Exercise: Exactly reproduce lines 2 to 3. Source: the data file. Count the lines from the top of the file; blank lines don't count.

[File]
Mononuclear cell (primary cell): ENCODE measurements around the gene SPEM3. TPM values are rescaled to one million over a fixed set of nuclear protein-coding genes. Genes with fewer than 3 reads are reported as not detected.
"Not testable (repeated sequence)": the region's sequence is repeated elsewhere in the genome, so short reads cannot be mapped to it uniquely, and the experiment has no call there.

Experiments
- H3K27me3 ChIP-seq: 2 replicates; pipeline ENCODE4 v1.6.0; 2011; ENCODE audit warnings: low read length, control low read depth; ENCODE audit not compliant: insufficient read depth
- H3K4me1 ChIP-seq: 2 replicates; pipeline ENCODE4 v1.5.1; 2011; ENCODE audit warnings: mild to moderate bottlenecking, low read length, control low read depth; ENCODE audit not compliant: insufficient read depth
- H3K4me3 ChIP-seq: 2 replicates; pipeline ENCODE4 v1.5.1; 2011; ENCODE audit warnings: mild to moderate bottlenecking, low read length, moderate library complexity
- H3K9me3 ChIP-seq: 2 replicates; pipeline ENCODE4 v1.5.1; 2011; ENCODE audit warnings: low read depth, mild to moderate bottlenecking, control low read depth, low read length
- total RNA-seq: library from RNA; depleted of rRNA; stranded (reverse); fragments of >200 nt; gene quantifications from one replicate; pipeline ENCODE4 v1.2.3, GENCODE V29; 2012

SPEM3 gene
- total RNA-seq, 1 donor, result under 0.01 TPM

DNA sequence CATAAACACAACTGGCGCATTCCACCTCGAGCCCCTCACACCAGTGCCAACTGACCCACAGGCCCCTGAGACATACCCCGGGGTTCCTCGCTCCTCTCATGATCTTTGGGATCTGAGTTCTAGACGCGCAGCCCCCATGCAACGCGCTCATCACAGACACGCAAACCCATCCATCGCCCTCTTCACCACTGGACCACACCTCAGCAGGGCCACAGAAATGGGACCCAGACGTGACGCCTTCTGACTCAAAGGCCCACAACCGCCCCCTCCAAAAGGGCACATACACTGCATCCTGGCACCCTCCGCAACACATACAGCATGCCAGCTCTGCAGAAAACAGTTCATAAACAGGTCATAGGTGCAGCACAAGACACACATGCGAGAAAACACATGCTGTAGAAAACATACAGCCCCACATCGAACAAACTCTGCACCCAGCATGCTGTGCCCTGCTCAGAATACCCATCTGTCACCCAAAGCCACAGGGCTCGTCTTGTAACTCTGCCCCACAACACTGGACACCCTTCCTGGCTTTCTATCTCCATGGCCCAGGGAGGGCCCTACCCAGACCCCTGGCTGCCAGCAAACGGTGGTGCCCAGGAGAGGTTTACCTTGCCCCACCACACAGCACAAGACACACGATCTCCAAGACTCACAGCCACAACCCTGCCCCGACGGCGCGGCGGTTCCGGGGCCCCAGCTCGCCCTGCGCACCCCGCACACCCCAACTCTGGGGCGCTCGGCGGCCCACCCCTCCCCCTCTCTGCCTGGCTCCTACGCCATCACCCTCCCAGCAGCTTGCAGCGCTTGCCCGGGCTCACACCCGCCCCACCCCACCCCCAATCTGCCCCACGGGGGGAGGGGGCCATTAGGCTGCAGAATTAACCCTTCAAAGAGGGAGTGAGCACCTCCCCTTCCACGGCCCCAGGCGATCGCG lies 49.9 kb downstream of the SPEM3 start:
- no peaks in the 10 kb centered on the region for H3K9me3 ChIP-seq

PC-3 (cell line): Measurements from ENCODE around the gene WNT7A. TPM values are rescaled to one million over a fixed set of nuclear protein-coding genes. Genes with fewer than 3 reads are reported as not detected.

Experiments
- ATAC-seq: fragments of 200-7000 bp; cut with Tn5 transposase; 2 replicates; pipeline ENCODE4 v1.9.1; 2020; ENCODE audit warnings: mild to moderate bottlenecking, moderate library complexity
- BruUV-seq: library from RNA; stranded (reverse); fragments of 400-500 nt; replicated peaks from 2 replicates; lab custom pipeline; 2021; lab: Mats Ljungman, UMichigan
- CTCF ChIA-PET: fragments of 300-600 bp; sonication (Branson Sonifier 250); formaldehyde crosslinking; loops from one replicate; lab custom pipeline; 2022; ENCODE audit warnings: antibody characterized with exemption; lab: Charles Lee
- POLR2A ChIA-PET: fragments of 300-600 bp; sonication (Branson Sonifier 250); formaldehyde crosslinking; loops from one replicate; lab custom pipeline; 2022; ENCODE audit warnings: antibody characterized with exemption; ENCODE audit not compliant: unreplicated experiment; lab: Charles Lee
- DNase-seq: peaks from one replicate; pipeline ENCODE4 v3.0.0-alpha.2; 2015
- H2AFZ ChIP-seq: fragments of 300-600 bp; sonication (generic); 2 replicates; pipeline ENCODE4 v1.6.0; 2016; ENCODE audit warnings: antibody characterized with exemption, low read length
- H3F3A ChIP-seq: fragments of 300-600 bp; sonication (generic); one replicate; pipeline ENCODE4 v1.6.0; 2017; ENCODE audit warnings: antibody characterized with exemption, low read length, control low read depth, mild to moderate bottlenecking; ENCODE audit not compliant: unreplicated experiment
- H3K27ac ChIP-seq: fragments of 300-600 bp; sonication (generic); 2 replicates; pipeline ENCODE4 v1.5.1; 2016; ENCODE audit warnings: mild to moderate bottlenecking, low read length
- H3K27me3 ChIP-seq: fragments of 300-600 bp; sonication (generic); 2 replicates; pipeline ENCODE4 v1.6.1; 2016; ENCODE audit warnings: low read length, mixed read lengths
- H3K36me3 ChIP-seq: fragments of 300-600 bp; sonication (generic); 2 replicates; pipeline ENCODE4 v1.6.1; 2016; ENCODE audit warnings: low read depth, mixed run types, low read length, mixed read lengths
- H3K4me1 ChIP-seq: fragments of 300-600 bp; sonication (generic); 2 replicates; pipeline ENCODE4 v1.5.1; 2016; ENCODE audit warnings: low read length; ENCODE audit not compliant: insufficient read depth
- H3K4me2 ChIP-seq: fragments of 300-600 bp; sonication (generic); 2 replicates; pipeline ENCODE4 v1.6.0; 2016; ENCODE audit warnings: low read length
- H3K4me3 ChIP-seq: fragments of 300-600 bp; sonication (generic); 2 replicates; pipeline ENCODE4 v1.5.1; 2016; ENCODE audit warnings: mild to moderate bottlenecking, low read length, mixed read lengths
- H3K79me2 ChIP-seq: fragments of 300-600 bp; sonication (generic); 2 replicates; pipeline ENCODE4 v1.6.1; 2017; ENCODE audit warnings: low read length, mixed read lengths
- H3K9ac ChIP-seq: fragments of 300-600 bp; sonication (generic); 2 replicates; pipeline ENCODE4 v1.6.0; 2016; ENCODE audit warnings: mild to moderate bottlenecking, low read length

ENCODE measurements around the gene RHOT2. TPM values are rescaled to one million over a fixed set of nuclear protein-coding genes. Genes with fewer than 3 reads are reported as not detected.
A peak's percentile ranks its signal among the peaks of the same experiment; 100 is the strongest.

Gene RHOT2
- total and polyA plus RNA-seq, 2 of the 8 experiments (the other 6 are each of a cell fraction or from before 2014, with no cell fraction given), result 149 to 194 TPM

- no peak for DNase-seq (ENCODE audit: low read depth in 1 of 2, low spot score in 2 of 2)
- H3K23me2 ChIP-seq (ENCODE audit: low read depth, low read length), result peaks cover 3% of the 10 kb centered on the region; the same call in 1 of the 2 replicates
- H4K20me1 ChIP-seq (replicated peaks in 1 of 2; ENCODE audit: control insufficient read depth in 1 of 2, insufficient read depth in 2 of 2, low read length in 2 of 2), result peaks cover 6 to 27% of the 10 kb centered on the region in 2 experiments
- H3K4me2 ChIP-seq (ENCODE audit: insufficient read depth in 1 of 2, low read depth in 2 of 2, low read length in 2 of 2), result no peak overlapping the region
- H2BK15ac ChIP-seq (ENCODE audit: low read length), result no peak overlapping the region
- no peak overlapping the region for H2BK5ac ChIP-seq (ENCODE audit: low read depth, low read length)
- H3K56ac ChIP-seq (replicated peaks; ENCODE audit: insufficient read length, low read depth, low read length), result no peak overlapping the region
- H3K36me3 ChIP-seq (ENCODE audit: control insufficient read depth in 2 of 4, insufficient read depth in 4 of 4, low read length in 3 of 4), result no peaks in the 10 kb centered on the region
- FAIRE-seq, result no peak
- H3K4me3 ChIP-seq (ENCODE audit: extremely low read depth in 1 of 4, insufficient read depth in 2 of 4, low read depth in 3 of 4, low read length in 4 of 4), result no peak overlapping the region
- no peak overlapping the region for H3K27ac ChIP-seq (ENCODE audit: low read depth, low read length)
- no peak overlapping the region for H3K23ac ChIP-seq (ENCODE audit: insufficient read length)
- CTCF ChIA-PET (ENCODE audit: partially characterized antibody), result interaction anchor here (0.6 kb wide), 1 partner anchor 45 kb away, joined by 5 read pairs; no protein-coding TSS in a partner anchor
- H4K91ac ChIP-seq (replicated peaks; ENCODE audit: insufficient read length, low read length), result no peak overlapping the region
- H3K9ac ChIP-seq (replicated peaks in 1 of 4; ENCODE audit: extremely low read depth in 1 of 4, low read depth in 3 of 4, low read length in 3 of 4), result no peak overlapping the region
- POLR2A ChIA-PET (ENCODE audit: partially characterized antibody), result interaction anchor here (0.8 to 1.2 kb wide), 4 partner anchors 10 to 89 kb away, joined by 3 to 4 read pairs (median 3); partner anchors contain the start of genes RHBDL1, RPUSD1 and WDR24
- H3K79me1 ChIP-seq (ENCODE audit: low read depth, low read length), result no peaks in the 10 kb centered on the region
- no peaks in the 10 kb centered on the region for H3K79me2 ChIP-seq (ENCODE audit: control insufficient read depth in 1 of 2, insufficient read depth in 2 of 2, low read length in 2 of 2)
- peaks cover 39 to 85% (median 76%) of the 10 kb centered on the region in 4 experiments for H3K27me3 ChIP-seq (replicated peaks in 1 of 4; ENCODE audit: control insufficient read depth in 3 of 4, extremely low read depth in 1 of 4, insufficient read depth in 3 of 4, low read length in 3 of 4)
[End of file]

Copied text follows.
"Not testable (repeated sequence)": the region's sequence is repeated elsewhere in the genome, so short reads cannot be mapped to it uniquely, and the experiment has no call there.

Experiments